Nevertheless, in this chapter I attempt to make the most of a far-less-than-ideal situation by compiling as much circumstantial evidence as I have been able to obtain, from a variety of sources and regarding a wide range of foreign crisis issues. For instance, I begin by comparing public attentiveness to the Korean, Vietnam, and Persian Gulf Wars. This comparison exemplifies the difficulties noted above. These wars differed profoundly in countless ways, including both the conduct of the conflicts themselves, and the social and political contexts within which they took place. Hence, virtually any effort to draw comparisons across the three wars is vulnerable to the criticism that it is impossible to rule out any number of alternative explanations for whatever patterns I find.

My response to this general critique is not to deny the uniqueness of each war, nor to assert that they are in many respects comparable, but instead to attempt to draw extremely limited comparisons, involving circumstances that appear analogous in the most critical respects. For instance, in several instances, in comparing the Vietnam and Persian Gulf Wars, I concentrate on the earliest years of Vietnam, before it became unpopular, and when U.S. troop deployments and casualty rates were similar to those experienced during the Gulf War. My goal with this and subsequent analyses in this chapter is to build as convincing a circumstantial case as possible by demonstrating that my proposed explanation(s) for the trends I identify is more plausible than most other obvious alternatives. While none of the investigations in this chapter produces anything approaching a "smoking gun" (definitive evidence of a causal relationship), my hope is that, viewed in tandem, they add up to a convincing circumstantial case in support of my causal argument.

In chapter 6, I shift my focus to an in-depth case study of one widely studied manifestation of public opinion regarding foreign policy: the "rally-round-theflag" phenomenon (Mueller 1970, 1973; Brody and Shapiro 1991; Brody 1991; Baum 2002a; and many others). This is the tendency of the public to rally behind presidents--manifested as short-term spikes in their job approval ratings--immediately following sudden, high-profile foreign policy events. I find that the changing media environment over the past several decades, and resulting changes in public perceptions of foreign policy, appear to have potentially consequential implications for the rally phenomenon. Specifically, I show that more Americans joined opinion rallies in the 1980s and 1990s than did so in the 1950s and 1960s. And those more likely to rally now than in the past are the very citizens most dependent on soft news outlets for information about a foreign crisis.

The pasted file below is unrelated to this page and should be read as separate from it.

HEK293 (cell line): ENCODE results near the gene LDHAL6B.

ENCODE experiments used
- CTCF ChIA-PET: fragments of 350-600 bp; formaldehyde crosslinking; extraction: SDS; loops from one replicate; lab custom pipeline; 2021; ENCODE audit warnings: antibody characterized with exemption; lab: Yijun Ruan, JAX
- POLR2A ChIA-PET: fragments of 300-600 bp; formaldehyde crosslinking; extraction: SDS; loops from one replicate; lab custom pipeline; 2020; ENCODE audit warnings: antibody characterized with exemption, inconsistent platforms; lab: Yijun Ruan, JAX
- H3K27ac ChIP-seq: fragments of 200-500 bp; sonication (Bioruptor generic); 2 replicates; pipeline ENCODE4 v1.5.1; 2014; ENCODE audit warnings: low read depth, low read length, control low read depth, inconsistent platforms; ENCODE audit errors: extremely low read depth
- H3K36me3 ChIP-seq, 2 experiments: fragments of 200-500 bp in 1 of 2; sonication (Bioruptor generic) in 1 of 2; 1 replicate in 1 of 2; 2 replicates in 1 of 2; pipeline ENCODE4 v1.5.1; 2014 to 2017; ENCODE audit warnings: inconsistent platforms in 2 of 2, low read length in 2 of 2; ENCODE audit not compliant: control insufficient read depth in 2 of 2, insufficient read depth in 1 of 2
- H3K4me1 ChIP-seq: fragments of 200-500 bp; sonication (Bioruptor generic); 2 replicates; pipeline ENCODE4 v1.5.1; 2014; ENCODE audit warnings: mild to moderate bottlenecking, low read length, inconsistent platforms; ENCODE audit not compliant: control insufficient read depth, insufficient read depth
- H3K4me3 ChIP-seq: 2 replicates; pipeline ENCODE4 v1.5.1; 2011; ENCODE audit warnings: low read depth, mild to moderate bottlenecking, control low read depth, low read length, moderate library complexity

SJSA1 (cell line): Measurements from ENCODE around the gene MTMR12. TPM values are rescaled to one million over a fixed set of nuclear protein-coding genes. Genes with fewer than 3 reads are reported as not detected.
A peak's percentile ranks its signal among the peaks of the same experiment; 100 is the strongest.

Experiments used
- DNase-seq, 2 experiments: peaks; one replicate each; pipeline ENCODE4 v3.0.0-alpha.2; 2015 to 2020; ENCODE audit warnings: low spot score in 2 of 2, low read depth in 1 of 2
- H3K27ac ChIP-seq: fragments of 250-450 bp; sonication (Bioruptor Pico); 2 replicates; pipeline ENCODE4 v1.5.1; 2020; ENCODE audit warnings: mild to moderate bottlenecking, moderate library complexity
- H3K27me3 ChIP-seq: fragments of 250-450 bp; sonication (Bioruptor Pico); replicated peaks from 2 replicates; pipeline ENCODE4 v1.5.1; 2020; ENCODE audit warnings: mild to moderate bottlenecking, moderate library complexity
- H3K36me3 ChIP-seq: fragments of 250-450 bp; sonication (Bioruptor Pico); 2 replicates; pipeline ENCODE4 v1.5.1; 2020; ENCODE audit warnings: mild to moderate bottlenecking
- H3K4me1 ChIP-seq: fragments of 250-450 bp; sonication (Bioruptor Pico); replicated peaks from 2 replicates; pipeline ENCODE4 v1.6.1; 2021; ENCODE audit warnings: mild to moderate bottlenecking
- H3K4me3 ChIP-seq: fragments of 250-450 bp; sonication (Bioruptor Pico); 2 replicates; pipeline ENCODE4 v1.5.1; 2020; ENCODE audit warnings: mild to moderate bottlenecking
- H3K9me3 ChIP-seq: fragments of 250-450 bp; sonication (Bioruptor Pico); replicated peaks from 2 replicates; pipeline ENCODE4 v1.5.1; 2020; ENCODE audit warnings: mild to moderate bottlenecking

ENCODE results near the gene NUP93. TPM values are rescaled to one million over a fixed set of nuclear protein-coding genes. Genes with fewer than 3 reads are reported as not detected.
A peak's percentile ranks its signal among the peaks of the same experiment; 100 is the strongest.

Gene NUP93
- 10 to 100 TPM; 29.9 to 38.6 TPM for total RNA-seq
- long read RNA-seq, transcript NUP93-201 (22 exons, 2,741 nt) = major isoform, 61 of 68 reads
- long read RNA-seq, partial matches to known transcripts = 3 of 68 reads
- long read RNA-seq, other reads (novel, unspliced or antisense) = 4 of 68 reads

Next, in chapter 7, I consider an additional implication of my theory for public opinion regarding foreign policy. Specifically, I argue that due to the nature of soft news coverage of foreign crises, politically inattentive individuals who consume soft news are likely to be more skeptical of U.S. foreign policy--particularly when it involves multilateral engagements--as compared to their counterparts who either do not consume soft news or are more politically engaged. And, in fact, my various statistical investigations in this chapter all point in a single direction, toward an inverse relationship, primarily among politically inattentive or relatively uneducated Americans, between soft news consumption and support for a proactive or internationalist U.S. foreign policy. ignore--or at most treat as a control variable--throughout the book. I then consider a variety of broader implications of my findings for public opinion and for U.S. politics and foreign policy. In doing so, I broaden my focal lens beyond foreign policy, in order to consider the effects of soft news on high-profile domestic political issues, including the 2000 presidential election and the Monica Lewinsky scandal. Many readers will not be surprised to learn that soft news coverage of the Lewinsky scandal influenced public opinion. Yet, perhaps a bit more surprisingly, I find that the soft news media also influenced public opinion regarding the 2000 election. I also present evidence that not only does exposure to soft news influence attentiveness to particular foreign crises, but it can also enhance viewers' factual knowledge about them. I then discuss the possibility that because enhanced public scrutiny raises the political risks associated with policy failure, presidential crisis decision making may be influenced in important ways--manifested through increasingly risk-averse policy choices--by enhanced public attentiveness to their overseas activities. I conclude by offering conjectures concerning a few of the many possible implications of the soft news revolution for America's democracy.